S. Korea begins mapping out route back to normalcy

14-Oct-2021 Intellasia | Koreaherald | 5:53 AM Print This Post

South Korea is positively considering a “vaccine pass” system to incentivise people to get vaccinated against COVID-19 as officials look to start the normalisation process next month.

The system would entail providing benefits and exemptions to virus rules for those who have completed their COVID-19 vaccinations. The discussion has gained steam as officials believe such a system could boost the nationwide vaccination programme and increase the likelihood of successful normalisation.

“We will prepare to change COVID-19 from a mysteriously fearful virus to a controllable infectious disease and thereby give back normal lives to people,” prime minister Kim Boo-kyum said Wednesday during a meeting of a new committee on normalisation after the COVID-19 pandemic.

“We also have to review new virus control measures like introducing a ‘vaccine pass’ while revamping the medical sector.”

Kim’s comments were made during the first meeting of the government-civilian committee, launched Wednesday to set up guidelines and hold discussions before beginning the normalisation process in early November.

Eight government officials and 30 experts from the private sector convened for the first meeting to draw up a road map for normalisation in various sectors.

Kim and Choe Jae-chun, distinguished chair professor of EcoScience at Ewha Womans University, are jointly chairing the committee.

The committee has four subcommittees. One is concerned with the economy, one with society and culture, one with administration and safety, and one with the medical and quarantine sectors.

The meeting ran from 9:10 a.m. to 10:50 a.m., and participants evaluated the progress of Korea’s COVID-19 response to date and drew up plans for future measures.

The committee also agreed to have its subcommittees establish plans on the continuation of vaccination efforts, the review of adverse effect response plans, revision of the current social distancing system, and reform of the medical and quarantine sectors.

The general plan set out so far is aimed at carrying out normalisation on a gradual basis with ideas gained from countries such as Israel, Germany and Portugal, which have already launched normalisation efforts based on high COVID-19 vaccination rates.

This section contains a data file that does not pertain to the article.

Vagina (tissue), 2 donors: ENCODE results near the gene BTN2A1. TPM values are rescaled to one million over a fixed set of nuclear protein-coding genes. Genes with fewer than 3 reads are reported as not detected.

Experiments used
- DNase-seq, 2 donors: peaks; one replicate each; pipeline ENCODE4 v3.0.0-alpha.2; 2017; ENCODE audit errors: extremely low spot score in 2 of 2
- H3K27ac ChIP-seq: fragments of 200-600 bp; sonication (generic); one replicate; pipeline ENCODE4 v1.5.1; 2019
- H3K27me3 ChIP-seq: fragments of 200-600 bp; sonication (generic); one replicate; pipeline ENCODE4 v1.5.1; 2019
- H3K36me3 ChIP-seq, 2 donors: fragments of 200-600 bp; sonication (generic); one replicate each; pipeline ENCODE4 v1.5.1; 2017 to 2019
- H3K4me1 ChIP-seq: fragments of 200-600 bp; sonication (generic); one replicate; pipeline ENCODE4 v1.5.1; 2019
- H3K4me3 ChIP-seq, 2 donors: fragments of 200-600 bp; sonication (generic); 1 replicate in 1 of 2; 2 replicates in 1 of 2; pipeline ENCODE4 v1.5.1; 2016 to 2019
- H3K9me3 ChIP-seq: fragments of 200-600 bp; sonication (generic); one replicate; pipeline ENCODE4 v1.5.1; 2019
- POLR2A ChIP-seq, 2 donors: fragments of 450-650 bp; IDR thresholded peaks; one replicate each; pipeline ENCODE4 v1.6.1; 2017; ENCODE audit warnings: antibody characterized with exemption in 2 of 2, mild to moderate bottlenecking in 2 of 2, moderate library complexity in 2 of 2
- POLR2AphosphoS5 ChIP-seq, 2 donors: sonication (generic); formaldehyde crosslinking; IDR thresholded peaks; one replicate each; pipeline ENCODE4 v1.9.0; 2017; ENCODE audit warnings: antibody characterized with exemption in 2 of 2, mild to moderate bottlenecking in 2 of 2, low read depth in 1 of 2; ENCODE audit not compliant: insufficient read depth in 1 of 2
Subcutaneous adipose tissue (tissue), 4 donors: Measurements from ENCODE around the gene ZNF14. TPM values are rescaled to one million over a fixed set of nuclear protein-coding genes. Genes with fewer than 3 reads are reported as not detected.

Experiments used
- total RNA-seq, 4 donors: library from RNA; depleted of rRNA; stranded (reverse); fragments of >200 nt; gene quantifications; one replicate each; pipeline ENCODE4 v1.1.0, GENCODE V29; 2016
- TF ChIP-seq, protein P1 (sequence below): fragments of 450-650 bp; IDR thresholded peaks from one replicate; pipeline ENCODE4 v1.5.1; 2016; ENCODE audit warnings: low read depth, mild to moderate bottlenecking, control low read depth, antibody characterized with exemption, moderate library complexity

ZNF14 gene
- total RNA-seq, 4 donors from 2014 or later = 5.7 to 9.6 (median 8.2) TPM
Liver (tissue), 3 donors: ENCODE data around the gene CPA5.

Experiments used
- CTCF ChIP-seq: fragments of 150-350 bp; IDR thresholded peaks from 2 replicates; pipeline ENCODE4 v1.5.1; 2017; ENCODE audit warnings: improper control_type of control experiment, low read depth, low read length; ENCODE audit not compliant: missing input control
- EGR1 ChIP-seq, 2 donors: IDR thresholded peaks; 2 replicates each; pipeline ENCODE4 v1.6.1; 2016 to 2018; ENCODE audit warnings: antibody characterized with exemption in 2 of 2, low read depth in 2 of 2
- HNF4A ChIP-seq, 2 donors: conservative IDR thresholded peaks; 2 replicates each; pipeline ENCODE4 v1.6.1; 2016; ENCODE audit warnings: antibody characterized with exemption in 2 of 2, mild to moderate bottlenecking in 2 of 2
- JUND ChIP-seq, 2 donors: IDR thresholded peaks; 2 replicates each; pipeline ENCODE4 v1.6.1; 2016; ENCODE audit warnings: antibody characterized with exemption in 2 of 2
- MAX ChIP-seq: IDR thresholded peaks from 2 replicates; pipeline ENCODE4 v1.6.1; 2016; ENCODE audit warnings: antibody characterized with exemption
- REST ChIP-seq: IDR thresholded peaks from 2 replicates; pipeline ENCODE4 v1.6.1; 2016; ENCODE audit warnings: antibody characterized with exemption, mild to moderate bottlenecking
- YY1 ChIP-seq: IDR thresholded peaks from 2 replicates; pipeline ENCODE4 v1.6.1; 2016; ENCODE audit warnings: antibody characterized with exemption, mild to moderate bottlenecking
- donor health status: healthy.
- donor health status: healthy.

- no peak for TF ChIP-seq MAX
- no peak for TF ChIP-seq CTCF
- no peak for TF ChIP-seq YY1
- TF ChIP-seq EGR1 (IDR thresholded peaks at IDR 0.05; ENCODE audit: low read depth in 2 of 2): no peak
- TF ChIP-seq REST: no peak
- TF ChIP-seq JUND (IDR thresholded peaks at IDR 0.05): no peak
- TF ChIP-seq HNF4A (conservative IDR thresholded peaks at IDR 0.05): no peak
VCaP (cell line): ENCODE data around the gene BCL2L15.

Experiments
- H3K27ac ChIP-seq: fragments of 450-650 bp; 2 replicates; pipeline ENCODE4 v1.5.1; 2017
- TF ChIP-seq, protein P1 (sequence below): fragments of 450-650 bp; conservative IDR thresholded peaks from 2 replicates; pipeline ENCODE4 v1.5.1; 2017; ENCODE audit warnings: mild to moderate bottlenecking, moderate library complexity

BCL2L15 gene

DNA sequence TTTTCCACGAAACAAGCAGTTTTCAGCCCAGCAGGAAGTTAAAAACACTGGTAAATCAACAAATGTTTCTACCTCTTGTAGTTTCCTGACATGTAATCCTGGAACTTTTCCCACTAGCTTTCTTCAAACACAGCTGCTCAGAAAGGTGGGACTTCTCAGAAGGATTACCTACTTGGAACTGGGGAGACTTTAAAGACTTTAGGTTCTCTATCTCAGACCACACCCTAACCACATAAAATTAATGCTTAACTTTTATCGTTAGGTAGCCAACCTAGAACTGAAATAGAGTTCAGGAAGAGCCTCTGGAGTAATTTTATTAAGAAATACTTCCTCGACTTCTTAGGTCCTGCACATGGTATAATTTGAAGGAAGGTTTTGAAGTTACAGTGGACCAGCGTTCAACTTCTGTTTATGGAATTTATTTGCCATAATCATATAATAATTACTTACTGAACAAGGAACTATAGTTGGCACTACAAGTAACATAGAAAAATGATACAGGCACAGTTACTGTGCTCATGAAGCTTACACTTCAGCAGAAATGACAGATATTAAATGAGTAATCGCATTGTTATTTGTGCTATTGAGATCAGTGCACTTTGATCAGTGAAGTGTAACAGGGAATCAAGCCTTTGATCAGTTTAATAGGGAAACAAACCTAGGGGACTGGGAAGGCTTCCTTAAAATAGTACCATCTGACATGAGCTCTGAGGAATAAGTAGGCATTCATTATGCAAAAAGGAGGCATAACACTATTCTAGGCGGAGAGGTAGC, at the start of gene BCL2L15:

The committee aims to announce an official road map for normalisation later this month. Even after starting the normalisation process in November, the committee plans to hold at least one meeting every month and its subcommittees are to meet at least twice a month.

As of Tuesday’s end, 31.2 million people throughout the country, or 60.8 percent of the population, were fully vaccinated. More than 78 percent of the population had received initial COVID-19 shots. The national vaccination programme began February 26.

The authorities are hoping 70 percent of the population will have had second shots by October 23 before the normalisation process officially starts next month. Officials have emphasized that herd immunity is essential to the normalisation plan.

While some oppose the introduction of a vaccine pass system out of concern about discrimination against unvaccinated people, polls have shown that the majority of the population is in favour of its introduction.

A Realmeter survey of 500 people aged 18 or above showed early this month that 64.4 percent of respondents were in favour of introducing vaccine passes, while 29 percent were opposed.

The country has been reporting new COVID-19 case numbers in the quadruple digits since July 7.

Korea reported 1,584 new cases by Tuesday’s end 1,571 locally transmitted and 13 imported from overseas raising the total number of cases to date to 335,742, according to the Korea Disease Control and Prevention Agency.

It was expected that the daily new case count would rise after the three-day weekend that ended Monday.



Category: Korea

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